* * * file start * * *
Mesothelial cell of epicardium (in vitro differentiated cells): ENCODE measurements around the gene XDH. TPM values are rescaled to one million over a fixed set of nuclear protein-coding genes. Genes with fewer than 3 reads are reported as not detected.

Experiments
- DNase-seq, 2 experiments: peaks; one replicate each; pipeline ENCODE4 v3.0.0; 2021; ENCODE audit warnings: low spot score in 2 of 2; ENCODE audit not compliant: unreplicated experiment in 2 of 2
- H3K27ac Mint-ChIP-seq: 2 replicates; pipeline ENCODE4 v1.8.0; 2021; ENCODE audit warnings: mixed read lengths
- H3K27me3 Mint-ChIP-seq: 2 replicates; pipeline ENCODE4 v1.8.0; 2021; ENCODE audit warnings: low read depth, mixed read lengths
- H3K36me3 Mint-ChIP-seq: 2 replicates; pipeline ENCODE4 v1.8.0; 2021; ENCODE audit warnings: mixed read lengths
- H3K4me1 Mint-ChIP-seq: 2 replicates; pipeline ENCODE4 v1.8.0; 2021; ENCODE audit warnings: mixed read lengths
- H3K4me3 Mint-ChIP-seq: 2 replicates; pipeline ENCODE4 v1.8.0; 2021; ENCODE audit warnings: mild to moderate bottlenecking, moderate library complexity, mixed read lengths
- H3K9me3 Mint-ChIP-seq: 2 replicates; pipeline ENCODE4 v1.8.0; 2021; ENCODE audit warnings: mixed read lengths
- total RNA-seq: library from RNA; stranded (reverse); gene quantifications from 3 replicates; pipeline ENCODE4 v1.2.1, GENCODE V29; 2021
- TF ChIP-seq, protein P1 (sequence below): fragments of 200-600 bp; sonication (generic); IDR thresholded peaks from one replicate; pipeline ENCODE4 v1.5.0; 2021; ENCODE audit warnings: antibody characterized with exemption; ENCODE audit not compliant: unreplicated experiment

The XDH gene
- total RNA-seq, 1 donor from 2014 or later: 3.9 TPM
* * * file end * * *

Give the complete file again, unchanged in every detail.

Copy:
Mesothelial cell of epicardium (in vitro differentiated cells): ENCODE measurements around the gene XDH. TPM values are rescaled to one million over a fixed set of nuclear protein-coding genes. Genes with fewer than 3 reads are reported as not detected.

Experiments
- DNase-seq, 2 experiments: peaks; one replicate each; pipeline ENCODE4 v3.0.0; 2021; ENCODE audit warnings: low spot score in 2 of 2; ENCODE audit not compliant: unreplicated experiment in 2 of 2
- H3K27ac Mint-ChIP-seq: 2 replicates; pipeline ENCODE4 v1.8.0; 2021; ENCODE audit warnings: mixed read lengths
- H3K27me3 Mint-ChIP-seq: 2 replicates; pipeline ENCODE4 v1.8.0; 2021; ENCODE audit warnings: low read depth, mixed read lengths
- H3K36me3 Mint-ChIP-seq: 2 replicates; pipeline ENCODE4 v1.8.0; 2021; ENCODE audit warnings: mixed read lengths
- H3K4me1 Mint-ChIP-seq: 2 replicates; pipeline ENCODE4 v1.8.0; 2021; ENCODE audit warnings: mixed read lengths
- H3K4me3 Mint-ChIP-seq: 2 replicates; pipeline ENCODE4 v1.8.0; 2021; ENCODE audit warnings: mild to moderate bottlenecking, moderate library complexity, mixed read lengths
- H3K9me3 Mint-ChIP-seq: 2 replicates; pipeline ENCODE4 v1.8.0; 2021; ENCODE audit warnings: mixed read lengths
- total RNA-seq: library from RNA; stranded (reverse); gene quantifications from 3 replicates; pipeline ENCODE4 v1.2.1, GENCODE V29; 2021
- TF ChIP-seq, protein P1 (sequence below): fragments of 200-600 bp; sonication (generic); IDR thresholded peaks from one replicate; pipeline ENCODE4 v1.5.0; 2021; ENCODE audit warnings: antibody characterized with exemption; ENCODE audit not compliant: unreplicated experiment

The XDH gene
- total RNA-seq, 1 donor from 2014 or later: 3.9 TPM